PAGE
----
For years, there has been an on-going debate about whether fluoride is safe or harmful to the teeth. Some experts recommend stopping its use altogether, while others say that it’s acceptable when used in the right amount. Whether you’re planning to take sides or not, it’s best to understand what fluoride can do to your teeth. Here’s a guide to help you:
What is Fluoride and What Does it Do?
Fluoride is an inorganic anion of fluorine that’s present in soil, water, food, and minerals such as fluorite and fluorapatite. Experts say that everybody needs it because it helps protect the developing permanent teeth of children and prevent dental issues caused by decay in adults. Mahoney Family Dentistry says that fluoride also helps in:
– Protecting the teeth from demineralization – Fluoride keeps the tooth enamel safe from acids caused by the combination of bacteria inside the mouth and sugars found in food.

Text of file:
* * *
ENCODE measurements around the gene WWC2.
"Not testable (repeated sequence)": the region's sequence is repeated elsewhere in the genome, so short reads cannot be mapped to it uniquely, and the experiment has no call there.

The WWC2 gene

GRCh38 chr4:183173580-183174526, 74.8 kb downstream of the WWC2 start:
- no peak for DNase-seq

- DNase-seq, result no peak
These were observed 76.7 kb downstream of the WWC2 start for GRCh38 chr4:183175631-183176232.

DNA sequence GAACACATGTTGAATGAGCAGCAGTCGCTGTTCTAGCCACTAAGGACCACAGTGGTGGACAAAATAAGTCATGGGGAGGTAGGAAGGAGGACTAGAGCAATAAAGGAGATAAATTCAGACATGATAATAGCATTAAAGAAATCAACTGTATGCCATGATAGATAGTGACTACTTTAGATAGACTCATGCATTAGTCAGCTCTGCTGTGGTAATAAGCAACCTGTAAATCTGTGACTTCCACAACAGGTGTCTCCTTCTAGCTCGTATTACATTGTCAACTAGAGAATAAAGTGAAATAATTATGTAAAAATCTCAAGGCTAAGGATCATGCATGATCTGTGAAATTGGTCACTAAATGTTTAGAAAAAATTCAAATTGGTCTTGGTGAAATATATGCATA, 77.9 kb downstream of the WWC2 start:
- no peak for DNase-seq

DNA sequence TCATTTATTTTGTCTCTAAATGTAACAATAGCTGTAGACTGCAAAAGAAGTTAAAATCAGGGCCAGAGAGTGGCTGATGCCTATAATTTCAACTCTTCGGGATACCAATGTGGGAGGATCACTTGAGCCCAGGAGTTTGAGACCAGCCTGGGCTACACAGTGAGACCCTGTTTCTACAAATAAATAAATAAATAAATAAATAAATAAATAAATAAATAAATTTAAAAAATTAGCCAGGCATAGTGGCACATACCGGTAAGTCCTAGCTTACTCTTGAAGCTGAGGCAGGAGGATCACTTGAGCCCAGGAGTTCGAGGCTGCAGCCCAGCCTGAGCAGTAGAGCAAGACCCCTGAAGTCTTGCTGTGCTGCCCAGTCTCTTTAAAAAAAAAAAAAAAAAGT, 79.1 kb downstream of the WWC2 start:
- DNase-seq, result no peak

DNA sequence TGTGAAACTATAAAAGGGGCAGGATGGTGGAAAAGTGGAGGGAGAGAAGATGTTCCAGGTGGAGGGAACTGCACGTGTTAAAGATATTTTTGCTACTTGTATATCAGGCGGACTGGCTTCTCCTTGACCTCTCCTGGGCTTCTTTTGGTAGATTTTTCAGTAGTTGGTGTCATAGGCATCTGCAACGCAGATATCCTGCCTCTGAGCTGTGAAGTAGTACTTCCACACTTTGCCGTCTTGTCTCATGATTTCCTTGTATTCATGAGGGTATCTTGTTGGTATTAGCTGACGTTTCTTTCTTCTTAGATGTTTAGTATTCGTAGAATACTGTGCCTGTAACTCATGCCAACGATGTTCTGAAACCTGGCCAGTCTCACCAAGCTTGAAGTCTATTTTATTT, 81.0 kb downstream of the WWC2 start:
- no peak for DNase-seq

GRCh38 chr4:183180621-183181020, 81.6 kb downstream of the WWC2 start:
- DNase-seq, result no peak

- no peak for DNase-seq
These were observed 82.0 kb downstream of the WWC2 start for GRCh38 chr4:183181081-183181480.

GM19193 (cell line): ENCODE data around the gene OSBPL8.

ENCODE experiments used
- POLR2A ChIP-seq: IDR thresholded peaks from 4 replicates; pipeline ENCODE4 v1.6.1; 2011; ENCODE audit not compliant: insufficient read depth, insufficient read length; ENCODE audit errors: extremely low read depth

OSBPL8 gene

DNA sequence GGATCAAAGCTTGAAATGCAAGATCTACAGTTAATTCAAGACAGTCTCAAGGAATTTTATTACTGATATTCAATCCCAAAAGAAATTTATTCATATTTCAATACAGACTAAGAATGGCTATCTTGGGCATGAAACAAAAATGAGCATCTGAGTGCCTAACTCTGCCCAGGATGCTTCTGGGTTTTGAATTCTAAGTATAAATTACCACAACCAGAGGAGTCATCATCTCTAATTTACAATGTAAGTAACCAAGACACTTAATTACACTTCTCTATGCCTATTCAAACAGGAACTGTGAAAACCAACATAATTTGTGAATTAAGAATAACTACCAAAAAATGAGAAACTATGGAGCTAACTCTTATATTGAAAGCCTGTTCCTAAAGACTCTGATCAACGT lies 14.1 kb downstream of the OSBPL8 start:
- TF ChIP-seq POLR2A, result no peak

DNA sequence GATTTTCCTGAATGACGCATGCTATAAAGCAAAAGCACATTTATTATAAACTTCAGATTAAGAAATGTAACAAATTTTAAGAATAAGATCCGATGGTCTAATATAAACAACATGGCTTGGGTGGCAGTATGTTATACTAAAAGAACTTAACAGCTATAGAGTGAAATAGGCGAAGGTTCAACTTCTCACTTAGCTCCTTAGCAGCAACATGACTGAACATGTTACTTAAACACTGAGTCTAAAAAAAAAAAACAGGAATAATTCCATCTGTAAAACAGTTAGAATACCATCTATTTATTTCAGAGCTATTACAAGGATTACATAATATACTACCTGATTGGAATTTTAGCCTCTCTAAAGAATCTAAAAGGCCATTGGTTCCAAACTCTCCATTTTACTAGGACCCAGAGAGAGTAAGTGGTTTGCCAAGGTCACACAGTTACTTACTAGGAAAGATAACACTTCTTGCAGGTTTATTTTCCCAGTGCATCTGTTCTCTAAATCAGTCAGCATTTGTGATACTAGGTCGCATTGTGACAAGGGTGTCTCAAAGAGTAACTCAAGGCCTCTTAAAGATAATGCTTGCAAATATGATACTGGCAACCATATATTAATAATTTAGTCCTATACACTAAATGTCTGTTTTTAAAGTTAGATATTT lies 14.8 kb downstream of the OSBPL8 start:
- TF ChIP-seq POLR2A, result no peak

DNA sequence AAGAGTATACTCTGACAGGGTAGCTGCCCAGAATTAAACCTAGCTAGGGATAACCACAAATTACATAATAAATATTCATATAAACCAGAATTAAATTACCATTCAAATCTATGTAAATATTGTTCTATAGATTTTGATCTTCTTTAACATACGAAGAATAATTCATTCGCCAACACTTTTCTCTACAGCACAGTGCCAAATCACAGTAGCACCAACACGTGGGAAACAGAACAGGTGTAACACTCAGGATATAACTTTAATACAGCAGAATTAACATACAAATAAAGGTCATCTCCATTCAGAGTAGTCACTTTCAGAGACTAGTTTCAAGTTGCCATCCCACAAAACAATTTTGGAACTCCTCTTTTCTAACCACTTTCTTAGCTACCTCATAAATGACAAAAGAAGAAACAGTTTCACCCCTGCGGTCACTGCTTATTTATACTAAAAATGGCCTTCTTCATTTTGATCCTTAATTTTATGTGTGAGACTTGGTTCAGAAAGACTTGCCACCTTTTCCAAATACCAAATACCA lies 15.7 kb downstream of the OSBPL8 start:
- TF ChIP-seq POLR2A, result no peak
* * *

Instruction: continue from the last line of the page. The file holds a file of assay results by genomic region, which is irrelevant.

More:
– Promoting re-mineralization – Fluoride helps strengthen the tooth enamel by accumulating in the demineralized areas of the teeth. This prevents further damage caused by acid.
How Much is Too Much?
The U.S. Centers for Disease Control and Prevention (CDC) reported that two in five adolescents have excess fluoride on their teeth. This causes streaks or spots, more commonly known as dental fluorosis, which takes place in children aged eight and below.
Nowadays, you don’t only find fluoride in dental clinics or products like toothpaste and mouthwash. Even drinking water contains fluoride. As a result, the U.S. Department of Health and Human Services announced that they plan to lower the recommended levels of fluoride in drinking water.
If you’re worried about the condition of your teeth, then you should have an idea if fluoride helps protect your tooth enamel completely and to what extent. For more information, you can refer to a general and cosmetic dentist or to dental sites like the American Dental Association (ADA).